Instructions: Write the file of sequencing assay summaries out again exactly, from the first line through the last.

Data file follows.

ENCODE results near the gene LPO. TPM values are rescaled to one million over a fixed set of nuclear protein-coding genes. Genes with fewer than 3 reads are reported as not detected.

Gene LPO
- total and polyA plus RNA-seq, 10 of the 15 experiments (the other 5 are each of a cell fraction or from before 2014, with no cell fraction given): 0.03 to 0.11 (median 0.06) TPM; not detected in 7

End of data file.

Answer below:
ENCODE results near the gene LPO. TPM values are rescaled to one million over a fixed set of nuclear protein-coding genes. Genes with fewer than 3 reads are reported as not detected.

Gene LPO
- total and polyA plus RNA-seq, 10 of the 15 experiments (the other 5 are each of a cell fraction or from before 2014, with no cell fraction given): 0.03 to 0.11 (median 0.06) TPM; not detected in 7